Very few people with a degree in History go on to work as historians, but students with a degree in International History have many skills that are in high demand today.
History students learn to read and process large amounts of information, to sift out unreliable data, to analyse and organise the material available, and to form a coherent argument orally or in writing. Students at the LSE learn to set and achieve personal goals, manage their time to meet deadlines, and have confidence speaking in public. In our knowledge-based economy, employers value these skills.
Students at the LSE have an opportunity to engage in a wide range of extracurricular activities that help to build their career prospects. Student societies range from political and charity work, to societies focused on specific career paths. See the full list of LSE Student Union Societies.
The Department of International History organises Careers panels specifically for History students where the panellists are a range of representatives, graduate recruiters and alumni from fields of employment that typically interest History students, e.g. Finance, Law, Development, Journalism and Media, Government and Civil Service. Presentations are given by panellists followed by a Q&A.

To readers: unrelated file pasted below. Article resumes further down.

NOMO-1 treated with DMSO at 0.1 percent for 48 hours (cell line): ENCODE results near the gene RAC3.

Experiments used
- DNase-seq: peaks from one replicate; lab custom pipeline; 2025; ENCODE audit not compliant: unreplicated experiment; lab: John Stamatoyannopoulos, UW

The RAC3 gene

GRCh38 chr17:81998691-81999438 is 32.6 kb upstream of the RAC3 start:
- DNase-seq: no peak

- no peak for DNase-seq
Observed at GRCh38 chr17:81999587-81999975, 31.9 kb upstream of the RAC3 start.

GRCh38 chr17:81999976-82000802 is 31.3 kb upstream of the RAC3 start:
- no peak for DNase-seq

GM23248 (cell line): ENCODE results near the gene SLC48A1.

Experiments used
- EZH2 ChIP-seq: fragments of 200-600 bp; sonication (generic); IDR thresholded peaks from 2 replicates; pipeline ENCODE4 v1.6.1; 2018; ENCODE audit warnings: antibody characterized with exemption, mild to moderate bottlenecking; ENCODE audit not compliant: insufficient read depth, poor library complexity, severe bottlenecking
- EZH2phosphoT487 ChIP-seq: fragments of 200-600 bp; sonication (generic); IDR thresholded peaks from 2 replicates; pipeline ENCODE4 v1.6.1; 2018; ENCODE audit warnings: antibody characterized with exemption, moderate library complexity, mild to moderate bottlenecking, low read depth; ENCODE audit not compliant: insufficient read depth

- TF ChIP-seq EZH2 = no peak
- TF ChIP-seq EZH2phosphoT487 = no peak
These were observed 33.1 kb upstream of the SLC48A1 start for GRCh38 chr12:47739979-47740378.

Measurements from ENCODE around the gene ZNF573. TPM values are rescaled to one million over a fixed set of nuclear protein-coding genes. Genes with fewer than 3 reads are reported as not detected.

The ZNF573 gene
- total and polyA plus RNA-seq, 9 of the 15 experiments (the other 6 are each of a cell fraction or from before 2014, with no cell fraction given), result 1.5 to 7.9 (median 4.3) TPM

In addition, the LSE has a dedicated Careers Service to help in your search for employment during the summers and after you graduate. The Careers Service organises Careers Fairs, Forums, Seminars and Employer Presentations throughout the academic year.
In 2012/13, 92% of undergraduates leavers and 86% of postgraduates from the International History department were in employment, completing further study or taking time out just six months after graduation.
LSE History graduates find employment in almost any job sector due to the wide range of transferable skills developed during their studies. Previous graduates from the International History department have found work in:
local and national government
the media and publishing
the police service
The average starting salary of graduates from the International History department in 2012/13 was £22,200 for undergraduates, and £33,300 for postgraduates.
To find out more about LSE graduate destinations by specific International History degree programmes, see graduate destinations by course.
Read these detailed profiles exploring why LSE graduates initially chose to study with us as well as their LSE experience and their career development since graduation: